What began as a movie nearly ten years ago is now coming to TV. Although the wait was long, it was absolutely worth it, says Vice Principals creator, Jody Hill.
The series is a dark comedy about two high school vice principals, Neal Gamby and Lee Russell, who engage in an epic power struggle vying for the top spot, the principal’s job.
Hill, along with his longtime friend and collaborator Danny McBride, cooked up the idea because they wanted to tell what they consider a universal story. “Nearly everyone has been to high school, so it’s something everyone knows and has memories about, but what’s different here is that this isn’t about the kids, we’re following the adults, who are acting like children, to get what they want.”
Explaining the transition from a feature film to an extended series, Hill reveals, “It didn’t work as a movie because there was just so much about these characters that we wanted to tell. When we extended it, that’s when it really came alive”
Hill believes that although it’s taken so long to get to the screen the timing for the release of the series couldn’t have worked out better. “We didn’t plan on it taking all this time, but it might not have worked as a series years ago because people didn’t invest in TV the way that they do now.”
McBride is well known for the four seasons he portrayed self-absorbed former major league baseball player Kenny Powers on Eastbound & Down.
Hill is quick to explain the different between Kenny Powers and McBride’s new role as Neal Gamby. “I think this is a lot different from Eastbound & Down, but if you liked that you’ll like this too. The thing is, I think this will appeal to more people because Gamby has a goal and he cares about the school more than he cares about himself whereas Kenny Powers only wanted narcissistic things. Gamby isn’t the worst person to walk the earth – I think there’s a humanity that you get with him that you didn’t get with Kenny Powers. All of that makes this very different.”
Another aspect that makes this series different from Eastbound & Down is the addition of an active rival for Gamby in the form of Russell, played by Walton Goggins. “The two of them working together makes this more of a two-hander.”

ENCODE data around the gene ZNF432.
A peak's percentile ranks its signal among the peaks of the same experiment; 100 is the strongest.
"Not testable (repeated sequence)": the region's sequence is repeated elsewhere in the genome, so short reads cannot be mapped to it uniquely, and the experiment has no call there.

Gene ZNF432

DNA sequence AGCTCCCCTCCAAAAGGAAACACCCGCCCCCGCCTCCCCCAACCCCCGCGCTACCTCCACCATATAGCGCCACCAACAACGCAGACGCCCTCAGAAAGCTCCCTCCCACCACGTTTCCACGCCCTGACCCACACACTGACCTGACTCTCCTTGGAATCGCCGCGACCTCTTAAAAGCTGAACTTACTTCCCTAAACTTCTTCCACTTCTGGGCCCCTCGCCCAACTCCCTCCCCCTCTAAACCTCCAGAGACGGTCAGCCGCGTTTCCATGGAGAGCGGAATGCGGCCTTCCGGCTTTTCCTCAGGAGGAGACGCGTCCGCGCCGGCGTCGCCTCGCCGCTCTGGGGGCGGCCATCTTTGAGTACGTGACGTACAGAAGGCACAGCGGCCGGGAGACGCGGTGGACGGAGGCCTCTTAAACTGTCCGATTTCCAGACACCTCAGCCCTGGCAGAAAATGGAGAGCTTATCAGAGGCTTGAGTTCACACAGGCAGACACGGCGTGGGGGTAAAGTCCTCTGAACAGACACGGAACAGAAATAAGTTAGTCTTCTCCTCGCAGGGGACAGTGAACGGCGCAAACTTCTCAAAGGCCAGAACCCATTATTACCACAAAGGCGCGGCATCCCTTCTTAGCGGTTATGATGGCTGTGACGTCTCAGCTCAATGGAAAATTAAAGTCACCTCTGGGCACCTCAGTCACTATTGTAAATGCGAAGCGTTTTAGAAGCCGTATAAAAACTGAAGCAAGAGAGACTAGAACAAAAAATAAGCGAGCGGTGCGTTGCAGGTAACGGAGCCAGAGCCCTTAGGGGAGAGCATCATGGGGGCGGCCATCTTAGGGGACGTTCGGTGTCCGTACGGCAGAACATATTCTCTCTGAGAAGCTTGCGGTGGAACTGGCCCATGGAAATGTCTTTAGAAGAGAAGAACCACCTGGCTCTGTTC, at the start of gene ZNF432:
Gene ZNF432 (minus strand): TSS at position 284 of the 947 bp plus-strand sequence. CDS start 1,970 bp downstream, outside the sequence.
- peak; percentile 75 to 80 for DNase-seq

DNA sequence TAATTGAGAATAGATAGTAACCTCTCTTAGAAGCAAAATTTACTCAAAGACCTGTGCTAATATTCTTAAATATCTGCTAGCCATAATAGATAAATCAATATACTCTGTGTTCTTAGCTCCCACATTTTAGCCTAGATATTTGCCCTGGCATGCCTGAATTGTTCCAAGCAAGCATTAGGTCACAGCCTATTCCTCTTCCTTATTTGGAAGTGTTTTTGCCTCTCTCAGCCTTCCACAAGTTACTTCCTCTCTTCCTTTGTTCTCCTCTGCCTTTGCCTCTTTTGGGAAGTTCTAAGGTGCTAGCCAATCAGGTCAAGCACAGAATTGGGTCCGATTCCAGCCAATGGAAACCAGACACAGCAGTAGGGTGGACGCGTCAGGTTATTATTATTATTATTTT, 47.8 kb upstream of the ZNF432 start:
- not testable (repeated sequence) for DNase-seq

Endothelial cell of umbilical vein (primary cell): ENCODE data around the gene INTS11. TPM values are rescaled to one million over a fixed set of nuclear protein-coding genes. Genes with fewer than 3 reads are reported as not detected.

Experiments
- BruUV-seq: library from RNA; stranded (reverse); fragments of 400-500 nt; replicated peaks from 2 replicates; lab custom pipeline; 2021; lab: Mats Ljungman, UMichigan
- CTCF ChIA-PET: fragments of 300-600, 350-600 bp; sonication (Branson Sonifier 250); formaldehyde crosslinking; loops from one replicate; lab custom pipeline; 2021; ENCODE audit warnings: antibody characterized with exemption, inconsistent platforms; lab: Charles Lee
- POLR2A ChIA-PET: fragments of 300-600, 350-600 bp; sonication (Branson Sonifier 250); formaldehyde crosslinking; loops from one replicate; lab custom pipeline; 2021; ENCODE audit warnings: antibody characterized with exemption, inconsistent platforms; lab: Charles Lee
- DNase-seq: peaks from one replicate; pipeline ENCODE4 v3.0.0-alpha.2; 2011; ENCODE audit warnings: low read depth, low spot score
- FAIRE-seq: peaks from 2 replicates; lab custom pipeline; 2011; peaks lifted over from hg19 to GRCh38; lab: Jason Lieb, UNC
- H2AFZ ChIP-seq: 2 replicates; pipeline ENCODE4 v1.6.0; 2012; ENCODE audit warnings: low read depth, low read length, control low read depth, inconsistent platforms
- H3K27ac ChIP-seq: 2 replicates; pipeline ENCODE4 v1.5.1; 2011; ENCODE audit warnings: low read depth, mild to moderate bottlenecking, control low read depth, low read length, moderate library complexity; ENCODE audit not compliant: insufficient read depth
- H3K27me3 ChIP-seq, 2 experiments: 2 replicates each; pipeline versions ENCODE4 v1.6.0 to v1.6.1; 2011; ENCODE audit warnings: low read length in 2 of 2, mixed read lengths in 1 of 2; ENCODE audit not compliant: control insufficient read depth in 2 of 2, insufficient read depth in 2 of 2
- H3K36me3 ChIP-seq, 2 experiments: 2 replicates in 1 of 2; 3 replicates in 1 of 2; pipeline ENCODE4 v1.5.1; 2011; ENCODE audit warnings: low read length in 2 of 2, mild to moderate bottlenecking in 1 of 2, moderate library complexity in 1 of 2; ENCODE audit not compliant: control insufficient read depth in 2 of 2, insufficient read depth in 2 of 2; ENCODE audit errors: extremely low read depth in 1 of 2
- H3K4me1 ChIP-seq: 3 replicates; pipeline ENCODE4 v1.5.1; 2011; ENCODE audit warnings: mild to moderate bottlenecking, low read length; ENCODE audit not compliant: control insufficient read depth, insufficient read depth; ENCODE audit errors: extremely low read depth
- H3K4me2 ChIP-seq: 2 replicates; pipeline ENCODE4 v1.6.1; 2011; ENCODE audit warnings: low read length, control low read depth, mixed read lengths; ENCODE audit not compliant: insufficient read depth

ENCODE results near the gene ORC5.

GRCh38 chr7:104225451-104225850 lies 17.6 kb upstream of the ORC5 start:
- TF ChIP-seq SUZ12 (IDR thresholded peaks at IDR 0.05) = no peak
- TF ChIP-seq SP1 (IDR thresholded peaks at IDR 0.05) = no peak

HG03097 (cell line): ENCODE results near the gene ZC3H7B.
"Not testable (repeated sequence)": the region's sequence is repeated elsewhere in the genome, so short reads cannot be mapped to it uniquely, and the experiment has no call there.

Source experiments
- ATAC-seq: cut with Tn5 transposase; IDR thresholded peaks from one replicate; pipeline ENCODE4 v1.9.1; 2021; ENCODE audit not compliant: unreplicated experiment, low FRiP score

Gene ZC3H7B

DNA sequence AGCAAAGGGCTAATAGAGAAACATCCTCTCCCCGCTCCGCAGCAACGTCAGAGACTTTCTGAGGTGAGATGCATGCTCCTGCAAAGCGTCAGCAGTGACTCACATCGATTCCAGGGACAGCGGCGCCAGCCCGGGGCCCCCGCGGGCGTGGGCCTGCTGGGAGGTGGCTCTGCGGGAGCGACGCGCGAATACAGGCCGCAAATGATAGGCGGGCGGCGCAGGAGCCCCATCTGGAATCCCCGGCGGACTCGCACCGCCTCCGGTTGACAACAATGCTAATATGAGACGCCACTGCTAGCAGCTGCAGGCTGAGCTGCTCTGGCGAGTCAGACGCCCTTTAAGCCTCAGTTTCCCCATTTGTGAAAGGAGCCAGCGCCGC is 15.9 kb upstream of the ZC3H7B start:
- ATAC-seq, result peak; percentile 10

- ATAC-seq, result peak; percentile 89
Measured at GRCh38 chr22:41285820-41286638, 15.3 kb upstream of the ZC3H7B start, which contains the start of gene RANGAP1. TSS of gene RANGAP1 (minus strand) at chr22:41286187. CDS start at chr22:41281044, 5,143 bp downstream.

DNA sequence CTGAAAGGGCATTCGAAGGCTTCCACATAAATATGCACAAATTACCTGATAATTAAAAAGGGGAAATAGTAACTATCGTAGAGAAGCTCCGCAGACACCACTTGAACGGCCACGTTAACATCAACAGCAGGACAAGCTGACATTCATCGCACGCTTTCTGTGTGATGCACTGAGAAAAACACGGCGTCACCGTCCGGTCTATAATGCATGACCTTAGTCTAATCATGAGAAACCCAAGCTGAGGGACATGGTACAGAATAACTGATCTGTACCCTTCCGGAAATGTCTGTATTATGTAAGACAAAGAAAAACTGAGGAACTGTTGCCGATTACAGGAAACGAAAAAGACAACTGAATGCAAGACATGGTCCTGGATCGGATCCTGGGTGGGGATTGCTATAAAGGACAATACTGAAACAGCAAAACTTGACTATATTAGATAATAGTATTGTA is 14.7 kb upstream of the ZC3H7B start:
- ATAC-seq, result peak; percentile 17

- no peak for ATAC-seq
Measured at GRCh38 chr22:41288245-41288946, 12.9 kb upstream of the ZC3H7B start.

That ‘frenemy’ relationship is at the core of the series and makes for an interesting statement about what’s really going on in this school, says Hill.
“When you think of high school you think of the kids acting out, but in this case it’s these adults who are constantly doing outlandish, really unacceptable, things and it makes for some really outrageous comedy,” clarifies Hill.
Talking more about the relationship between the two characters, Hill says, “Neal’s in charge of discipline, while Lee’s in charge of curriculum so Lee acts like more of an elitist, but he also has this really cruel mean streak and he leads Neal to some very dark corners.” He laughs as he says, “There is really fucked up stuff in this. We go big early with some really crazy stuff, and it’s very funny. I’m laughing just thinking about it!”
In an unusual move, the exact length of the series has already been determined, with an announcement from HBO that the series will be just 18 episodes and done. Hill explained this decision, saying, “I think even in good TV there’s always a point where, if you try to do something too long, it goes sour. The [producers] have to come up with reasons to keep it going and that leads them to do crazy things, like say, ‘let’s send the characters to space!’ We knew going into this that we wanted to tell a story with a beginning, middle and an end that really works, so that’s how we set it up.”
Hill, McBride and their creative team were able to write and shoot the entire series before it’s debut, something that’s unusual in the television world. Hill believes that there are benefits to producing a series this way, saying, “I think when a series is in production while it’s airing, it can get affected by a lot of different people in a lot of different ways. They’re looking at who’s the star, what jokes are popular, are people coupling up in a realistic way, and overanalyzing and critiquing all of those things. When that happens you can end up trying to shift things based on all of that and that can affect the shaping of the show and sometimes it send everything in directions that don’t make sense. When you do it the way we’ve done it, you can set a course and know where you’re going and really work to make that journey the best it can be. Yeah, it’s unusual and we’re really lucky to get to do it this way, but I think, at least for us, the benefits of the process show in the finished product.”
Though the writing was pretty complete prior to production, there were some tweaks made along the way, admits Hill. “We had these strong scripts as our foundation but we did do some improv in certain scenes. The important thing in each scene is that it makes the point or goes in the direction that it needs to go, but how you get there is open for some interpretation so if we can find a funnier way to do it when we’re shooting it, then we do it.”
In advocating as to why viewers should make an appointment to watch Vice Principals weekly, Hill offers this, “You know in music, we all like stuff that we can tap our toes too, but that at the same time is weird enough to keep your parents away so it’s sort of all yours, this is like that – it’ll keep you interested because it’s funny, but it’s different enough that it’s not the same old thing that you see in every comedy. We’ve been working a long time to become craftsmen in storytelling and we’re using those skills here to give you a story that’s unique and interesting and funny. If that’s what you’re looking for, then you should definitely watch. I think you’ll really like this, and I know that you’ll laugh, and who doesn’t like to laugh?”
Vice Principals airs Sunday nights at 10:30pm et/pt on HBO.